When Martha was overworked, stressed out and unhappy with her sister Jesus consoled her by saying: “Martha, Martha, you are worried and distracted by many things; there is need of only one thing. Mary has chosen the better part, which will not be taken away from her.” Lk 10: 41-42. Jesus was calling Martha to discern her life and subordinate her “many” things to the “one thing” and the “better part.” The many things of our lives find their proper place when we accept the special invitation Jesus awakens in our hearts to follow and serve him. Through discernment we learn to recognize, choose and do the will of the Father in this world. The Holy Spirit mentors us in this process as long as we live.

For Oblates discernment is a way of life. Because our religious life is missionary we are constantly encountering new people, places, situations and challenges. To discover the call of the Lord and the direction we are to take requires constant engagement, evaluation and action within the society and church we serve. The foundation of Oblate discernment is Faith in God, the attitude of Oblate discernment is Hopeful and the goal of Oblate discernment is to responding to people’s need for salvation.

Exploring your vocation is privileged time of discernment where prayer, reflection and accompaniment of a spiritual director will help you to recognize the patterns of vocation in the Scriptures, the lives of Saints and great Christians and the patterns of Spirit in your own life.

By this deeper reflection on the presence and activity of the Holy Spirit in your life you will learn how to lean towards God and away from sin and illusion. Keeping a journal of your experience becomes your “testament” of growth in faith and encourages you when the way does not seem clear.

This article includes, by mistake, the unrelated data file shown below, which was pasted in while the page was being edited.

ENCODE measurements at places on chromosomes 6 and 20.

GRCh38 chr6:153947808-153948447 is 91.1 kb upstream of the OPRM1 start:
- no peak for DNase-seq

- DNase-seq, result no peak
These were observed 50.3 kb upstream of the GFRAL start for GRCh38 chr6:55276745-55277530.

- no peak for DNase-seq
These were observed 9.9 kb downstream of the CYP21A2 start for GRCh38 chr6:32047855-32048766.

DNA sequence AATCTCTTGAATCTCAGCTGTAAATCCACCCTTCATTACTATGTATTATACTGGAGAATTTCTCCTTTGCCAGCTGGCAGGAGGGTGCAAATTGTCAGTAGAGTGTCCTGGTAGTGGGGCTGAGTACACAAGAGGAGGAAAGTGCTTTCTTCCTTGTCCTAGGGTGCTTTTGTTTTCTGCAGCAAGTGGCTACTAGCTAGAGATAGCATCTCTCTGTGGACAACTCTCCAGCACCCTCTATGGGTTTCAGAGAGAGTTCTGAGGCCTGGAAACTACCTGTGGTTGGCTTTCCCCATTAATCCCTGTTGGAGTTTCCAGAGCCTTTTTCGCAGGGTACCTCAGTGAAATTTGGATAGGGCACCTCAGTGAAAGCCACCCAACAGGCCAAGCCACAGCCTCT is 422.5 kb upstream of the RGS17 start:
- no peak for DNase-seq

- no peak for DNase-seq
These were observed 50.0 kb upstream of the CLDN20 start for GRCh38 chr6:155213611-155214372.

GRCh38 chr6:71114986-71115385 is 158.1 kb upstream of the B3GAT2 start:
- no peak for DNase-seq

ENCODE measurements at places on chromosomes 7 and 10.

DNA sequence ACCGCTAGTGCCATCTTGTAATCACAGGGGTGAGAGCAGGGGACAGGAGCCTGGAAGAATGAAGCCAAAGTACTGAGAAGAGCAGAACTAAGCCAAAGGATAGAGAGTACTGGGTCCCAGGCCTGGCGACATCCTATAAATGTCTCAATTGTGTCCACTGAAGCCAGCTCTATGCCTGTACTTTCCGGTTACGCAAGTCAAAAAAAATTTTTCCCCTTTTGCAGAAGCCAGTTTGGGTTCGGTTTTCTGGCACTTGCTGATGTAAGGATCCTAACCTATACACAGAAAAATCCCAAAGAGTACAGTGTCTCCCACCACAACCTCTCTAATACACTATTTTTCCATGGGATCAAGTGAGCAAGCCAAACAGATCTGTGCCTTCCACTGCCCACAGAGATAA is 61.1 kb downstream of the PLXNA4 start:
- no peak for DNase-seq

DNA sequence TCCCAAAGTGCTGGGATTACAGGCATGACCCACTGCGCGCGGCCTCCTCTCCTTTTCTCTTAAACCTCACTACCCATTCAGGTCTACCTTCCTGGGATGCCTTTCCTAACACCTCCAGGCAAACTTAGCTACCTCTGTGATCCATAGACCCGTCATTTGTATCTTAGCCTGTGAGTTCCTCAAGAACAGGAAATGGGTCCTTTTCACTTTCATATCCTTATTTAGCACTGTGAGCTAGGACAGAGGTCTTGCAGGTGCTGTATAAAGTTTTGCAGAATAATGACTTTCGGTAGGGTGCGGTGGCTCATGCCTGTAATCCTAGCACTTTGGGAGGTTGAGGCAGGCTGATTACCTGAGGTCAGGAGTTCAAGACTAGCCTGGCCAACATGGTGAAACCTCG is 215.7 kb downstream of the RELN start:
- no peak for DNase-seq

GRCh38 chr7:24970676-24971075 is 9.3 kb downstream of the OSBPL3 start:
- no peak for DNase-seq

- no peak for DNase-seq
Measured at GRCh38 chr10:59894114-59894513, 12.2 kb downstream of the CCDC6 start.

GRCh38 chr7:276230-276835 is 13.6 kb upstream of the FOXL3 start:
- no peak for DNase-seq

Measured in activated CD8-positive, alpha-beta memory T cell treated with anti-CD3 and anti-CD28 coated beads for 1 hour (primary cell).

Contact with the Oblates, listening to their stories and reading the life of St. Eugene and other missionaries will help you to discover how your story resonates with ours. Don’t be surprised by apparent contradictions such as attraction to part of the Oblate life but aversion to another. Exploring the tension in these contradictions can release spiritual energy to lead you forward.



The most important quality of a disciple is willingness. Without willingness of heart you really can’t be led by Jesus. You may do good and wonderful things but you will not be a disciple. Experiencing God’s love softens our heart hardened by fear, shame and anger. Our hearts expand with willingness the more that mercy has its ways with us. Surrender to love and mercy and willingness will grow in your soul. Jesus did not want the suffering of the cross but his surrender to the Father’s love allowed him to say “not what I will but what you will.” Mk 14:36 Willingness born of mercy and love will lead you in the true way.



Willingness is important and so is ability. A vocation to religious life is first felt in the heart and mind through faith. Through willingness the call becomes clearer. For completion of a call there must also be ability. Provided there are no impediments what is also required is a faith that is capable of sustaining personal growth and conversion in the spirit of the gospel. Candidates for Oblate first formation need to be capable of a college education. All Oblates whether priests or brothers need to be able to understand and articulate the Catholic faith at an academic level and to be able to communicate it to the most ordinary of people. The discernment process enables a candidate to see if he is able to begin the process of Oblate formation.